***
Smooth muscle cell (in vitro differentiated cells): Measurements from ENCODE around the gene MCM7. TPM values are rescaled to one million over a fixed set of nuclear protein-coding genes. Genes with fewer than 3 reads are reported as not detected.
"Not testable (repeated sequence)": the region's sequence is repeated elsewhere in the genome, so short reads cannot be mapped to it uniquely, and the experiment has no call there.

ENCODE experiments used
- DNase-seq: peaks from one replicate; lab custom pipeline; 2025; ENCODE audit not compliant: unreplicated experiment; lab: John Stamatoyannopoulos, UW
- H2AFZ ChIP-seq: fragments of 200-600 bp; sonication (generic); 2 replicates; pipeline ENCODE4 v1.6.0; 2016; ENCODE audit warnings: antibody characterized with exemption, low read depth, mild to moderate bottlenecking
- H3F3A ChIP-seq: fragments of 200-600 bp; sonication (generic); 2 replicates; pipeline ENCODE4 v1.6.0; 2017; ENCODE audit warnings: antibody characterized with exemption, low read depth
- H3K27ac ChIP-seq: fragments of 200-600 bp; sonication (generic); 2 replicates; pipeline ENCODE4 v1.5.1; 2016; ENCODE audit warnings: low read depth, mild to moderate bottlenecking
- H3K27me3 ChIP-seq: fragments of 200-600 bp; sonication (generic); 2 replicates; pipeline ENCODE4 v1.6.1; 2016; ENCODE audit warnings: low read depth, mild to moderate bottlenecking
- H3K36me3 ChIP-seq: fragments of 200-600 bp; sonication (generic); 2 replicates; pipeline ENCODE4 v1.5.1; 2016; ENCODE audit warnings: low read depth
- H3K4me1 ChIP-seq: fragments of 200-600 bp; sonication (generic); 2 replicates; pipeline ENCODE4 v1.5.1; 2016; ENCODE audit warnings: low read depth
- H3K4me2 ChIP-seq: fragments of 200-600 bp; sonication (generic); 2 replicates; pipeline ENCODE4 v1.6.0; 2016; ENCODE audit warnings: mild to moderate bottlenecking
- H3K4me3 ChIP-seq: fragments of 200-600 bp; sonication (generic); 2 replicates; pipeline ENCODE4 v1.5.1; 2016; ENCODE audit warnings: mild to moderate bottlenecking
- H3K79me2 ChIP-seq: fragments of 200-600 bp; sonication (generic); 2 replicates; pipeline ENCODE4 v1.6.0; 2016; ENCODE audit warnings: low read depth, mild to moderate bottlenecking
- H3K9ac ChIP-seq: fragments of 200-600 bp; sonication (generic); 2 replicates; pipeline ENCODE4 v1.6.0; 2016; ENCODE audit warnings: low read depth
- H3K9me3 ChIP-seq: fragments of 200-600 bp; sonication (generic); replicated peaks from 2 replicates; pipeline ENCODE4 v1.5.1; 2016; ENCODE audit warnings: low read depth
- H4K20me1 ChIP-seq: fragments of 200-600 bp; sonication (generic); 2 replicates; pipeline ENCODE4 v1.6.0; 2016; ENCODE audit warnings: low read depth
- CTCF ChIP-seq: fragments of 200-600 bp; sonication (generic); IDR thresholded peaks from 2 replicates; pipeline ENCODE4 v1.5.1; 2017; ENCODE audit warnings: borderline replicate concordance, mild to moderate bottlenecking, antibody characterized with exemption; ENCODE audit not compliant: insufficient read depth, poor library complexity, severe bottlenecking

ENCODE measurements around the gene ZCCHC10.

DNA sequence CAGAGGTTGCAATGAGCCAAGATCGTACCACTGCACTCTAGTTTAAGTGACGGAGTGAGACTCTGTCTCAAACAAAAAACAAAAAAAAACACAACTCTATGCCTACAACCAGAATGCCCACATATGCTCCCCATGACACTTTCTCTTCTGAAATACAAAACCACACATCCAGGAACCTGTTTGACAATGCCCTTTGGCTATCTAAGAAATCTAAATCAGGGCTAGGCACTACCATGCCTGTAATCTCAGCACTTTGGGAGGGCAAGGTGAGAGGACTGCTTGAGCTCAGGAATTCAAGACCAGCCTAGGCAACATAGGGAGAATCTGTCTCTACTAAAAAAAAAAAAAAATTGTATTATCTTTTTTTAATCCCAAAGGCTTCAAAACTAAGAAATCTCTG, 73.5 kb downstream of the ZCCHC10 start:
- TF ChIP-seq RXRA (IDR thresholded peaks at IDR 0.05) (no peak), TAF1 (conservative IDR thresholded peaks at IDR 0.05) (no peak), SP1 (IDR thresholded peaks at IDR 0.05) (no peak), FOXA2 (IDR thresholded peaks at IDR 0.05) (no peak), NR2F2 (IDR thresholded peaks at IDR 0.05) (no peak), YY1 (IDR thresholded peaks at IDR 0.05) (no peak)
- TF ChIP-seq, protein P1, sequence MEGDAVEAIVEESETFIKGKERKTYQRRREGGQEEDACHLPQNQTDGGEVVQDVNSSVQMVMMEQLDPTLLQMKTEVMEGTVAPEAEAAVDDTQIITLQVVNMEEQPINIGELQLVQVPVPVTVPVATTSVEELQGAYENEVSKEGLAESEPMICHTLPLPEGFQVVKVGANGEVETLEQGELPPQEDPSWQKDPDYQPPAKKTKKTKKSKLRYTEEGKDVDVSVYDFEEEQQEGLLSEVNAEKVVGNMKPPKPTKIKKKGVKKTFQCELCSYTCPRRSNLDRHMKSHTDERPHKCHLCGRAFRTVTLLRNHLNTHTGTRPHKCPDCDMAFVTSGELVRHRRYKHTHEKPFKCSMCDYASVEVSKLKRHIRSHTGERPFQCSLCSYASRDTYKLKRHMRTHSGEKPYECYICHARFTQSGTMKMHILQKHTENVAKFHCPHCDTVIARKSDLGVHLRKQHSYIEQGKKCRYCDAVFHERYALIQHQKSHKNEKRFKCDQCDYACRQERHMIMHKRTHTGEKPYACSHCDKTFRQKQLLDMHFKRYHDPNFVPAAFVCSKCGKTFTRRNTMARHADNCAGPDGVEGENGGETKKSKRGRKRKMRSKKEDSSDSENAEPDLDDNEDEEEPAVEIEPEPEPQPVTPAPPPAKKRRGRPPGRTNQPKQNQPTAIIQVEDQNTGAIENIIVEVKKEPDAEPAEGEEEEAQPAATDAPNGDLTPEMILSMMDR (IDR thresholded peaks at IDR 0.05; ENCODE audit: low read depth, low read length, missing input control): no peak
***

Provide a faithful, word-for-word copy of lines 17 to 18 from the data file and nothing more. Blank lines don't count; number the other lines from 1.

- CTCF ChIP-seq: fragments of 200-600 bp; sonication (generic); IDR thresholded peaks from 2 replicates; pipeline ENCODE4 v1.5.1; 2017; ENCODE audit warnings: borderline replicate concordance, mild to moderate bottlenecking, antibody characterized with exemption; ENCODE audit not compliant: insufficient read depth, poor library complexity, severe bottlenecking

ENCODE measurements around the gene ZCCHC10.